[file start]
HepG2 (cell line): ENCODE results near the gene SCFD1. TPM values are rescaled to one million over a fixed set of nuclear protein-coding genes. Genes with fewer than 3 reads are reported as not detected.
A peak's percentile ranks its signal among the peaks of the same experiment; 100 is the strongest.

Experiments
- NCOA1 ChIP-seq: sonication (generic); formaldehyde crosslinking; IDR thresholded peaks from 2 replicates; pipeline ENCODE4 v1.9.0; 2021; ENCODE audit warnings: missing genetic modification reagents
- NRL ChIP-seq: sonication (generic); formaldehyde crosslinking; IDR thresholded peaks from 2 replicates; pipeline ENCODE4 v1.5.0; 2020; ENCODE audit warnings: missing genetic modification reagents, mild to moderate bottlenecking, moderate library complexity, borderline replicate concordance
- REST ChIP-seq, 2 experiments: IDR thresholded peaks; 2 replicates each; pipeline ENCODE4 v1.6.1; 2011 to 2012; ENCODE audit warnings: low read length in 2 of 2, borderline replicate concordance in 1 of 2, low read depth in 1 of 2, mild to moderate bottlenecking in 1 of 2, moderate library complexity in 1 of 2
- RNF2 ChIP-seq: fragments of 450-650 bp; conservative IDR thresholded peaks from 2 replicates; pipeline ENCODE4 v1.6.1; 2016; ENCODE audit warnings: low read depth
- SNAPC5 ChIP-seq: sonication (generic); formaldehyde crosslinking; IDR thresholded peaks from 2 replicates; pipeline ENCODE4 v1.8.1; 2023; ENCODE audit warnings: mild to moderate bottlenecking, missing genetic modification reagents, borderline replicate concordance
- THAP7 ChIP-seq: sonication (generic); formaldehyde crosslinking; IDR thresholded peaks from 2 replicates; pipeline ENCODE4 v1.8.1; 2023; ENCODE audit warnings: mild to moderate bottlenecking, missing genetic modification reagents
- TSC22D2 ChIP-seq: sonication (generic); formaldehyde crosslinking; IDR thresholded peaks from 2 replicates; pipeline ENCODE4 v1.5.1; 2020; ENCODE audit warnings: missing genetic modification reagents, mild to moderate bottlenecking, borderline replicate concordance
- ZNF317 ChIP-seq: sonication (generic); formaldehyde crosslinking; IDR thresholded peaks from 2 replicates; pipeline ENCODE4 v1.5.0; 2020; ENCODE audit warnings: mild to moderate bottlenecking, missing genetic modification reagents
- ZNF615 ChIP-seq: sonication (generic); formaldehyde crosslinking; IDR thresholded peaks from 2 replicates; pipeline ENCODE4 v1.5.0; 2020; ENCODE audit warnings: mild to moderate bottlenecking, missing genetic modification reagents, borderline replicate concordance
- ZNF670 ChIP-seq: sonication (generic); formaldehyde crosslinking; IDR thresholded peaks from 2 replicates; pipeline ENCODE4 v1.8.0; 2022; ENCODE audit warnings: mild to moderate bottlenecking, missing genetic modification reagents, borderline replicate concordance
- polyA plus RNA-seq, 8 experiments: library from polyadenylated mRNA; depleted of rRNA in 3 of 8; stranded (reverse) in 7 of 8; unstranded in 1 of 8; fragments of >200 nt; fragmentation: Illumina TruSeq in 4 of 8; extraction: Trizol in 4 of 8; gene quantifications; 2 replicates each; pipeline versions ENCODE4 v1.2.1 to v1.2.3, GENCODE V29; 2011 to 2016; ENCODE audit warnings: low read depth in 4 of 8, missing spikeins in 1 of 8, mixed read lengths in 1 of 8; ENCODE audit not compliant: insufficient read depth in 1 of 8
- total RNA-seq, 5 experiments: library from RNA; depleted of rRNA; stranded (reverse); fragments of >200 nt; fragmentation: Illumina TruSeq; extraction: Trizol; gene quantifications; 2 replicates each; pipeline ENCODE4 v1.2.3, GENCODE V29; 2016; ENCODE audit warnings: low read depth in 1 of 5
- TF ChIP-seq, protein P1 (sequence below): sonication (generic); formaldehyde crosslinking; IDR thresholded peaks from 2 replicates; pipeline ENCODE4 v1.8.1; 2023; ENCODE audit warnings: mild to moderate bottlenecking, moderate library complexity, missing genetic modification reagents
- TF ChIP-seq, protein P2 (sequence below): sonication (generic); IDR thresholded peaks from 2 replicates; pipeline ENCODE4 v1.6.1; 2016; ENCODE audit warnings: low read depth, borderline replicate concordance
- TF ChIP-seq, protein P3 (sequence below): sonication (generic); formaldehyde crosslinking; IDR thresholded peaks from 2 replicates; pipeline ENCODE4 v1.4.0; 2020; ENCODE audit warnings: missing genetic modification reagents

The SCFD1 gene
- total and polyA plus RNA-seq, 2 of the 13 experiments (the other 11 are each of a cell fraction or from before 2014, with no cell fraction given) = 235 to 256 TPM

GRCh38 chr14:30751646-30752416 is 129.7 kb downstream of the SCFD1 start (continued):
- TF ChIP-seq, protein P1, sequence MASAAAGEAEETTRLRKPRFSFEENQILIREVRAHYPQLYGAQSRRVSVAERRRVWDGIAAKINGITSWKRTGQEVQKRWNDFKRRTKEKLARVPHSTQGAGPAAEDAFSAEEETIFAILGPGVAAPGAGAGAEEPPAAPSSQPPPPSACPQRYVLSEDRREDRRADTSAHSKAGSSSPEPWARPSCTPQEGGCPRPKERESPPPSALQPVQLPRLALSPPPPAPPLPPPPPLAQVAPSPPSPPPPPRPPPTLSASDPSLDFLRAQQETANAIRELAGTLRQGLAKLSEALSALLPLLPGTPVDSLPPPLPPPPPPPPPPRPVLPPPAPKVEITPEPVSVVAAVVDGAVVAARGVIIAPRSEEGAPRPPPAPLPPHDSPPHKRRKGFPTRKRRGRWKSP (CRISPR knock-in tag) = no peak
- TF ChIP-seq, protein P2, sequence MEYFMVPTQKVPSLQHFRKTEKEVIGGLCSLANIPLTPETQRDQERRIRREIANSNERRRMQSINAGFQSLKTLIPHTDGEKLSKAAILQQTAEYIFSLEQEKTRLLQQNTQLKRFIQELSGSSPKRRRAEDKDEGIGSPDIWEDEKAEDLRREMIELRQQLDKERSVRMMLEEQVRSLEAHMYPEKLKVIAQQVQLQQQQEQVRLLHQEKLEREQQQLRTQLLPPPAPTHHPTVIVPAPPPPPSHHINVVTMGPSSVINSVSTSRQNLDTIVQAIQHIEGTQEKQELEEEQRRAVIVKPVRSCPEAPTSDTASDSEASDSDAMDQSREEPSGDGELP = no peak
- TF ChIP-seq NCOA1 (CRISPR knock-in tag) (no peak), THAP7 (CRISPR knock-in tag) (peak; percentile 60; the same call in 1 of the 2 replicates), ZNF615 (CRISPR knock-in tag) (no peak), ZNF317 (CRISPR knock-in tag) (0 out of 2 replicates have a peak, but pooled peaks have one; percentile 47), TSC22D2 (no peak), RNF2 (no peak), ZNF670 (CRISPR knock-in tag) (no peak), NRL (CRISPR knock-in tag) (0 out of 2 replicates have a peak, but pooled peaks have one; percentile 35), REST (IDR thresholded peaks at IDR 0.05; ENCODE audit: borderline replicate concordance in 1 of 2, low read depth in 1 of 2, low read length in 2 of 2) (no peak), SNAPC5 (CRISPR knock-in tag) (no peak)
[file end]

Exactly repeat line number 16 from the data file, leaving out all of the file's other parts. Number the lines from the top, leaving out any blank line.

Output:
- TF ChIP-seq, protein P1 (sequence below): sonication (generic); formaldehyde crosslinking; IDR thresholded peaks from 2 replicates; pipeline ENCODE4 v1.8.1; 2023; ENCODE audit warnings: mild to moderate bottlenecking, moderate library complexity, missing genetic modification reagents